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Keywords:

  • caesarean delivery;
  • secondary infertility;
  • first delivery;
  • childbearing;
  • prospective cohort study

Abstract

  1. Top of page
  2. Abstract
  3. Methods
  4. Results
  5. Comment
  6. Acknowledgements
  7. References

Background

More than a dozen studies have reported a reduced rate of childbearing after caesarean delivery (CD). It has been hypothesised that this is because women who deliver by CD are less likely to intend to have subsequent children than women who deliver vaginally – either before childbirth or as a consequence of CD. Little research has addressed either of these hypotheses.

Methods

As part of an ongoing prospective study, we interviewed 3006 women in their third trimester and 1 month after first childbirth to assess subsequent childbearing intentions.

Results

Women who delivered by CD were similar to those who delivered vaginally in intent to have at least one additional child, both before childbirth (90.1% vaginal, 89.9% CD; P = 0.97) and after (87.8% vaginal, 87.1% CD; P = 0.87); however, women who had CD were less likely to intend two or more additional children, both before childbirth (34.7% vaginal, 29.2% CD; P = 0.03) and after (32.2% vaginal, 26.1% CD; P = 0.01). Among women who intended to have at least one additional child before childbirth, 5.0% reported intending to have no additional children 1 month after delivery (5.1% vaginal, 4.6% CD; P = 0.52).

Conclusions

Women whose first delivery is by CD are less likely to intend a relatively large family of three or more children than those who deliver vaginally, but delivery by CD does not decrease women's intentions to have at least one more child any more than does vaginal delivery, at least in the short term.

Previous studies, conducted in both the US and other countries, have found that women who deliver by caesarean (CD) are less likely to bear subsequent children and bear fewer subsequent children than women who deliver vaginally.[1-14] However, nearly all of these studies were analyses of existing data sets,[1, 3, 4, 6, 9, 10, 13, 14] such as birth registry data, or retrospective surveys,[2, 7, 8, 11, 12] often many years after the index delivery. Consequently, it is not clear if women who deliver by CD are different from women who deliver vaginally prior to the delivery, or if there is something about the CD itself that affects their desire or ability to conceive or bear subsequent children.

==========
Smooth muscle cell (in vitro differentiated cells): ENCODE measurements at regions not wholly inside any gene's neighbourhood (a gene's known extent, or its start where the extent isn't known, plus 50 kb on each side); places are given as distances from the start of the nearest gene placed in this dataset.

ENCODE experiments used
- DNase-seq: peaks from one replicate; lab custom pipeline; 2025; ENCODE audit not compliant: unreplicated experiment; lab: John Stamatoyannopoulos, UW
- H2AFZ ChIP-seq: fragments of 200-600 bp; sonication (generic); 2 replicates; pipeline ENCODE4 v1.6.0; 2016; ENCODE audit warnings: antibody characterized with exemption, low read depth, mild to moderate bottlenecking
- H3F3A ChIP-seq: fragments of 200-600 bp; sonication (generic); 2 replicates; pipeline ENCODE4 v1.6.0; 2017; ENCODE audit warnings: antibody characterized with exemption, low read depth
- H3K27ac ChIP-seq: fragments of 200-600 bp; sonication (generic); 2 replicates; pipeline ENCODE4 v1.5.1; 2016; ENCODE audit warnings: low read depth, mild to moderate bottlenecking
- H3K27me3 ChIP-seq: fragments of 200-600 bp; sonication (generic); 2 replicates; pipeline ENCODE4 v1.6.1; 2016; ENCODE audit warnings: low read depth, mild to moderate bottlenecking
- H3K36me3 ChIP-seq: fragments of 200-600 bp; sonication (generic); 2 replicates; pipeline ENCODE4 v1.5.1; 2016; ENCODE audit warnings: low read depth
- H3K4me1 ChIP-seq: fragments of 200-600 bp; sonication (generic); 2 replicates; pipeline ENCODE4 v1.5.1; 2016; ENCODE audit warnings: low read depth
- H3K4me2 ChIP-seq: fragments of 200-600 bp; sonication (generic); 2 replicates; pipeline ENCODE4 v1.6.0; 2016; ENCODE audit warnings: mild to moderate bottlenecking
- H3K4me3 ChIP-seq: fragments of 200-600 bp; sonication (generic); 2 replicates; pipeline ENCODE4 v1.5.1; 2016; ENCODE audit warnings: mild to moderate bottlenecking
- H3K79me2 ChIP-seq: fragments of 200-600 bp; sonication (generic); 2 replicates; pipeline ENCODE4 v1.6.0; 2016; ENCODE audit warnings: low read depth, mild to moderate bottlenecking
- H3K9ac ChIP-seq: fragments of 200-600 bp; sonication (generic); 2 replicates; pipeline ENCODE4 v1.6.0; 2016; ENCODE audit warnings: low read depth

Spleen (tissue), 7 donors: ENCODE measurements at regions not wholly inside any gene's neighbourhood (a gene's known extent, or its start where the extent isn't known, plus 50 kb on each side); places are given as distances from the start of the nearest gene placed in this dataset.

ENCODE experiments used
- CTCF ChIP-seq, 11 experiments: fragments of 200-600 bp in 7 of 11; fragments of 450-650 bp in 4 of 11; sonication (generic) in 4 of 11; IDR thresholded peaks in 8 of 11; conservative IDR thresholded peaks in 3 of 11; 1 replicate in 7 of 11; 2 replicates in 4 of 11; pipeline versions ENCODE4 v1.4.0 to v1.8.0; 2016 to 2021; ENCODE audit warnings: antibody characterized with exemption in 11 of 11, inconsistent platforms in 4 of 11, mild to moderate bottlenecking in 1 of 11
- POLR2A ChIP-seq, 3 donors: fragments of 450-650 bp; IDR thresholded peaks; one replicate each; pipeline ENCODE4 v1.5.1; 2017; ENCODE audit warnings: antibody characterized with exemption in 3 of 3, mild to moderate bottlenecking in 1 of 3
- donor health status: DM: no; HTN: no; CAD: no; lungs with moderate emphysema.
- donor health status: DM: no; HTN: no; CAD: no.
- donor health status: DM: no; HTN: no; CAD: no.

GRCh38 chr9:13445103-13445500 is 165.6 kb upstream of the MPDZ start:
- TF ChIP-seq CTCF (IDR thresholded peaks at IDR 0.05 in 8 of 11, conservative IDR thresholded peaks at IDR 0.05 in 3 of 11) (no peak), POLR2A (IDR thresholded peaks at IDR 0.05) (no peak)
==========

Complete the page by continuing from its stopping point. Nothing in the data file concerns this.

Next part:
It has been suggested that the deficit in childbearing subsequent to CD found in previous studies is voluntary, that is, due to differences in subsequent childbearing intentions by mode of delivery.[11, 13, 15, 16] If this deficit in childbearing subsequent to CD were voluntary one would hypothesise that either: (i) women who deliver by CD are less likely to intend to have subsequent children prior to delivery than those who deliver vaginally, or (ii) women who deliver by CD are more likely than those who deliver vaginally to decide that they intend to have no further children after childbirth, for reasons associated with the mode of delivery. The First Baby Study (FBS) is an ongoing, prospective interview study, which was designed to investigate the association between mode of delivery and subsequent fertility over the course of a 3-year follow-up period after first childbirth. FBS participants were asked about their childbearing intentions both before and after first childbirth.

While most prior studies of childbearing subsequent to CD have compared CD to vaginal delivery,[1, 2, 4, 5, 12, 14, 17] some have included instrumental vaginal delivery as a third mode – with conflicting results as to the effect of instrumental vaginal delivery on subsequent childbearing.[6, 7, 9-11, 13] To better understand these findings, we investigated subsequent childbearing intentions in relation to two modes of delivery (CD vs. vaginal) as well as three modes – spontaneous vaginal, instrumental vaginal and CD. Previous studies have generally measured subsequent childbearing as a dichotomous variable (no subsequent children vs. one or more),[1-7, 9-11, 17] but several have measured number of children born subsequent to the index delivery and reported fewer children born subsequent to CD.[1-3, 7, 10] Several studies have also investigated time from the index delivery to a subsequent childbirth,[1, 2, 9, 17, 18] with some reporting longer time to a subsequent childbirth after CD, in comparison with vaginal delivery.[2, 9, 17] Therefore, in this study we assessed women's childbearing intentions in terms of whether or not they intended to have one or more children, the number of subsequent children intended, as well as the time frame for subsequent childbearing intentions.

Methods

  1. Top of page
  2. Abstract
  3. Methods
  4. Results
  5. Comment
  6. Acknowledgements
  7. References

Recruitment